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Memories of the
previous plague:

By Denny Meyer

My friend Charlie and I met in the early 1960s when we were about 14 or 15.  We were a part of a bunch of goofy suburban kids on Long Island who hung out, talked dirty, laughed our asses off, and were boringly well behaved most of the time.  One of the things the gang did regularly was to go to the stock car races on Saturday afternoons in Freeport (called Free-Pawt in the local 'Lawn Guylind' dialect).  The dirt track races were really 'demolition derbys' and that's what the crowds were there to see: old cars smashing into each other as spectacularly as possible.  No one cared who won the races.  We drank Coke, ate hot dogs and popcorn and enjoyed the hell out it, all for less than two dollars at most.

In the summer of 1964 the gang discovered a hole in the fence of the New York World's Fair and we began going there for free several times per week, having nothing better to do.  We rode in on the Long Island Rail Road from outer suburbia for free by sitting in the first car where the regular conductor got to know us and just winked and walked right past us, clicking his ticket-punch and mumbling, "tickets, tickets."  We spent the days wandering the exhibits that we knew by heart, knowing when and which exhibit gave out free hot dogs and Sprite for lunch, how to get past the lines for the most fun exhibits, and just goofing around good naturedly.

Being good suburban boys the one sacred thing we never missed was being home on time for our mother's home cooked dinners of meat loaf and mashed potatoes bathed in gravy.  So, every day at the fair at 4 PM it was time to leave to  go home.  But one fine afternoon Charlie and I announced that we were going to stay at the fair until after 9 PM to see the fireworks.  The rest of the gang, aghast, told us we were nuts to miss our dinnertime and left.

Charlie and I walked the fair through the evening breeze off Jamaica Bay much as Camille Saint-SaŽns and John Philip Sousa had at the 1915 Panama Pacific Exposition in San Francisco.  Charlie began a long monologue about his life.  Halfway through I realized to my horror that he was coming out to me; something I had barely begun to accept about myself.  He went on and on and as dusk fell, he concluded, "So, I'm gay, do you want a blow job or are you going to punch me in the nose?"  (He wasn't really offering to do that, he was just being outrageously funny as he always was).  After a long pause, as the fireworks finally went off overhead, I said, "Charlie, you're not the only one."  It was the first time I'd ever come out to anyone, including myself.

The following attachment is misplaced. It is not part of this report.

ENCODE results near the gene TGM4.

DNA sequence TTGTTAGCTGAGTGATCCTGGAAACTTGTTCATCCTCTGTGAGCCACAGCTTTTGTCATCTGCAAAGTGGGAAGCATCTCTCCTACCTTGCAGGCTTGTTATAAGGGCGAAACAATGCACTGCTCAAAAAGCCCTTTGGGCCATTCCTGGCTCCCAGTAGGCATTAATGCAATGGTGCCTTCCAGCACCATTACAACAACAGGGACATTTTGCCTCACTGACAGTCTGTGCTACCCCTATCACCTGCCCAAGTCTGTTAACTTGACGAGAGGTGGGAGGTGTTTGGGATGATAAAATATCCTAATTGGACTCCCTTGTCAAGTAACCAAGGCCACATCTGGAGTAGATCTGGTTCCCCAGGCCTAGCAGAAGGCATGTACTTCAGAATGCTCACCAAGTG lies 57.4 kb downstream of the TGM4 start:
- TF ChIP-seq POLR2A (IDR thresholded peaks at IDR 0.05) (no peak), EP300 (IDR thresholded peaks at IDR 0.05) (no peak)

Charlie and I remained friends till the day he died of AIDS decades later.  In the late 60s Charlie was living with his impoverished lover, at the time, in New York City where we both lived.  He phoned me and said he hadn't eaten in three days and wanted to borrow ten dollars from me.  In those days you could get a refrigerator full of groceries for ten bucks.  I met him in a subway station and handed him the money over the turnstyle to avoid leaving the system and having to pay another 20 cents for the return trip home.  "My check is in the mail," he told me.

Years passed, I traveled the world serving in the US Navy; Charlie met a musician who got a job playing with a state philharmonic orchestra in Copenhagen and Charlie went with him and became their public relations representative.  Life went on, we exchanged funny letters.  In his 40s he achieved his life long dream of becoming a New York City Subway motorman, proudly wearing his uniform replete with union badges.  In 1990 I visited him in New York as he lay dying of AIDS in a hospital.  I jokingly told him, "You still owe me ten dollars."  "Oh my Gosh!" He exclaimed and got out his wallet to pay me back nearly 30 years late.  I refused, of course, telling him I wanted to tell this story and say that he never did pay me back.

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